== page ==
facts of lice

Okay, this might be the part that gives you the heebie jeebies a little bit, but it’s helpful information.  Lice, or Pediculosis, affect people of all different kinds of ethnic backgrounds and socio-economic statuses. They are small insects which vary from tan, grayish-white, or reddish-brown in color. To better protect you and your family from future lice infestations, it’s important to know the facts.

  • Fact #1:  Lice cannot jump or fly! They are wingless creatures and are only able to crawl through the hair on a person’s head.  However, they are able to crawl at a fairly quick rate and like to avoid light.

  • Fact #2:  Lice cannot survive long off a human host.  A head louse feeds every 2 to 3 hours and cannot live off a host for more than 48 hours.

  • Fact #3:  Lice and nits do not live on dogs, cats, or any other household pets.  They only feed on human blood.

  • Fact #4:  Lice prefer clean hair over dirty hair because they are able to better maneuver around the head more easily.

  • Fact #5:  The chance of infestation or re-infestation from household furniture is very, very small.  Lice need to feed on human blood every few hours or they will die from dehydration and starvation and nits need the warmth of the human scalp to live.

  • Fact #6:  A female head louse can lay 3 to 8 eggs a day or up to 300 eggs in her lifetime.  This is why meticulous nit-picking is extremely important in order to prevent re-infestations!

  • Fact #7: Children get lice from other children through head to head contact or by sharing hats, scarves, brushes, or hair fasteners.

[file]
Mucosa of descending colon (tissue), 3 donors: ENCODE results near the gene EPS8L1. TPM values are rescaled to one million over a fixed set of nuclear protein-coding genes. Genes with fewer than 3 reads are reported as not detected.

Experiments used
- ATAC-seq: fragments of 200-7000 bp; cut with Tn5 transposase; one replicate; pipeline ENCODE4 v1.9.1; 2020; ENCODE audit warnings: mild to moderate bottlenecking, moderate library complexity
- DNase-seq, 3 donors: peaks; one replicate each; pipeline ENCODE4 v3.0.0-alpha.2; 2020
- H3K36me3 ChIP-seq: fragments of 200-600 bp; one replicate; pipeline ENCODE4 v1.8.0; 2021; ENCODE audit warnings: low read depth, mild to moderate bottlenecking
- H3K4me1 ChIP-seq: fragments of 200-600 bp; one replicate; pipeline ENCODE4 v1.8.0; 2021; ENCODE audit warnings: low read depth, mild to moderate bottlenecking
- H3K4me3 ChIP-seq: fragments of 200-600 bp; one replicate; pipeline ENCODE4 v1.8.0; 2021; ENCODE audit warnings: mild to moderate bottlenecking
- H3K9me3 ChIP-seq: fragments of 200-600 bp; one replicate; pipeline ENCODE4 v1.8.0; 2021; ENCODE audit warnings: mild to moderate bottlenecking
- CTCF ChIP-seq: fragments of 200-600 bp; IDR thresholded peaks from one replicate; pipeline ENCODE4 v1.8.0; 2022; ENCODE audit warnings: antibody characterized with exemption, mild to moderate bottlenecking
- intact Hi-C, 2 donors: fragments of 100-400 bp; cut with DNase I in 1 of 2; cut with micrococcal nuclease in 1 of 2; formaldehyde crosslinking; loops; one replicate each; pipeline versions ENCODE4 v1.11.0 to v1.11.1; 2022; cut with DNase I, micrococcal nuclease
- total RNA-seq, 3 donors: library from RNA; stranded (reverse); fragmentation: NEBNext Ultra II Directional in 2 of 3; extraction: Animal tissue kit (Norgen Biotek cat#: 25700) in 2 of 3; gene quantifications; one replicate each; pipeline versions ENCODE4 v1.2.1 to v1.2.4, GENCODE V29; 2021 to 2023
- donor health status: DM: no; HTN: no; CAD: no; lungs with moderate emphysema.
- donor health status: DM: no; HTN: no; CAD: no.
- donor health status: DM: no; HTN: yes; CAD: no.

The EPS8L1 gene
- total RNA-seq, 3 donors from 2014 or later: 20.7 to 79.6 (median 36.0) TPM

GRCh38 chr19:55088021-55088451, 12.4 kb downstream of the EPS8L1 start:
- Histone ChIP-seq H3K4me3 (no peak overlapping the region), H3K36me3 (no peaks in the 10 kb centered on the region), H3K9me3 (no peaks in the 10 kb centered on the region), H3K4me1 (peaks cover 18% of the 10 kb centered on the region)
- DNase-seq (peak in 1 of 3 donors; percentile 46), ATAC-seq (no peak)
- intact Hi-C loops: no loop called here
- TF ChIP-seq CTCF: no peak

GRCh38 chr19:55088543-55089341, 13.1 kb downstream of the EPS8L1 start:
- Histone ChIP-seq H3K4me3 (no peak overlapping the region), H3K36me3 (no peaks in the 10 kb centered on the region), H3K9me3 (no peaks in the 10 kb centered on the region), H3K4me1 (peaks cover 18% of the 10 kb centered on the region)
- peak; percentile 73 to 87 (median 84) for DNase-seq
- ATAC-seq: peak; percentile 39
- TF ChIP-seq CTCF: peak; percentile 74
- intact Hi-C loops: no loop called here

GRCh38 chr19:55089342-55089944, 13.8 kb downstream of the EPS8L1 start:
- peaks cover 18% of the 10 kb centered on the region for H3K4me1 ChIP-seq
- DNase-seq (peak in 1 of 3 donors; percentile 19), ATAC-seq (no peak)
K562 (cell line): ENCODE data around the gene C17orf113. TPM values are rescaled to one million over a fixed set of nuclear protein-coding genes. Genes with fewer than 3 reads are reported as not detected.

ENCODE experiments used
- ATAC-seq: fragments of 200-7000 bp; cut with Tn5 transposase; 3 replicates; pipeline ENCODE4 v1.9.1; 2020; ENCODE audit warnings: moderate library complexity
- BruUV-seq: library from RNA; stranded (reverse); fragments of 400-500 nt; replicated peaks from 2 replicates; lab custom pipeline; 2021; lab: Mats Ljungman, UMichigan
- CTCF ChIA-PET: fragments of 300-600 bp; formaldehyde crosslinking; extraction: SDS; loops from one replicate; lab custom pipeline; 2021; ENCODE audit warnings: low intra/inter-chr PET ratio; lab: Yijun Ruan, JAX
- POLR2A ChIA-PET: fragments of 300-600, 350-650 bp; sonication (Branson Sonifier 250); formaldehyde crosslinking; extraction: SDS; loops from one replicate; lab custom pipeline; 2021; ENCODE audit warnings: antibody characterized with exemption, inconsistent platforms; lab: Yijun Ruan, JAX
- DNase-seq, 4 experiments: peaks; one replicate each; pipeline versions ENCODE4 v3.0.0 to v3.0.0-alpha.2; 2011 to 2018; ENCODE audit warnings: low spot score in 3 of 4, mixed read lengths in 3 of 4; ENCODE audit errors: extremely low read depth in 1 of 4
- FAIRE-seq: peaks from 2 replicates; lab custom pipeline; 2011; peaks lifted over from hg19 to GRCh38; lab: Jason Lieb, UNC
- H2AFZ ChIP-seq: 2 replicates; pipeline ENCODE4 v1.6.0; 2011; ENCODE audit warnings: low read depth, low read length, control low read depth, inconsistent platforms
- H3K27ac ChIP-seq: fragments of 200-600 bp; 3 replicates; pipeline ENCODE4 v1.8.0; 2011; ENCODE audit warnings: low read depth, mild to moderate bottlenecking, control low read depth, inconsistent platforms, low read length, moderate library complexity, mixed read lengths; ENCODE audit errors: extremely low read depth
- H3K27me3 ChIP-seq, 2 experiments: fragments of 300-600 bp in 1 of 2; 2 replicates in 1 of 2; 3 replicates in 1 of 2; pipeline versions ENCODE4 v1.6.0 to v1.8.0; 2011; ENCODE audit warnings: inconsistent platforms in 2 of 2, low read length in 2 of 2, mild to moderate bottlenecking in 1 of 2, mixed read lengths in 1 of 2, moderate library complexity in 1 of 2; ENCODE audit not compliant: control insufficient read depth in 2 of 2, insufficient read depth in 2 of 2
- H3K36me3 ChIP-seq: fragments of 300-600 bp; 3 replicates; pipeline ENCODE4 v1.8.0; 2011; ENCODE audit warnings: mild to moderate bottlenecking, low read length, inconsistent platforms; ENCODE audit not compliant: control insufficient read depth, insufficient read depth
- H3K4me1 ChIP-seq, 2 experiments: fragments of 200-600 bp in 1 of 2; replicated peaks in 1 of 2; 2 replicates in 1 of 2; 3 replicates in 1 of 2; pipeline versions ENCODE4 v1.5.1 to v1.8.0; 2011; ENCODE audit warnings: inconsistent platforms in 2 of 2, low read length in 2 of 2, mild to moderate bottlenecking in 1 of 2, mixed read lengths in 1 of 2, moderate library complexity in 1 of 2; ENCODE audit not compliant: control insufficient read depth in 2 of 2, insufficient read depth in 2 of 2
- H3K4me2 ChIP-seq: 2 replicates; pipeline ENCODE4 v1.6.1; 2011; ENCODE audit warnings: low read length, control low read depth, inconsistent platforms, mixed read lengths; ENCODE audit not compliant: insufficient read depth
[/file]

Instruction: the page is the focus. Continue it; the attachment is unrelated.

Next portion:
• Fact #8: Head lice is almost as common as a cold.  An estimated 12 million people contract lice infestations each year.

  • Fact #9: Nits are tiny. Think of a knot in a thread–that’s how tiny we’re talking.  People often confuse them with hairspray droplets, gel, or dandruff.

  • Fact #10: Hair products, such as hairsprays and gels will NOT prevent or treat a lice infestation, nor do they prevent nits from sticking to the hair shaft.

  • Fact #11: Kerosene and gasoline should NEVER be used in killing lice and will actually harm your child more! They are extremely flammable and poisonous! Safety first, people.


The word “cooties” came from soldiers fighting in France during World War I.  A heavy infestation of head lice tormented them, leading to mandated haircuts that were very, very short.  This was done to treat and prevent further infestations.  Prior to this, soldiers could wear their hair as long as they wanted.  Today, very short haircuts are associated with the military.  And it’s all because of the cootie!

Source:  http://www.takeourword.com/Issue040.html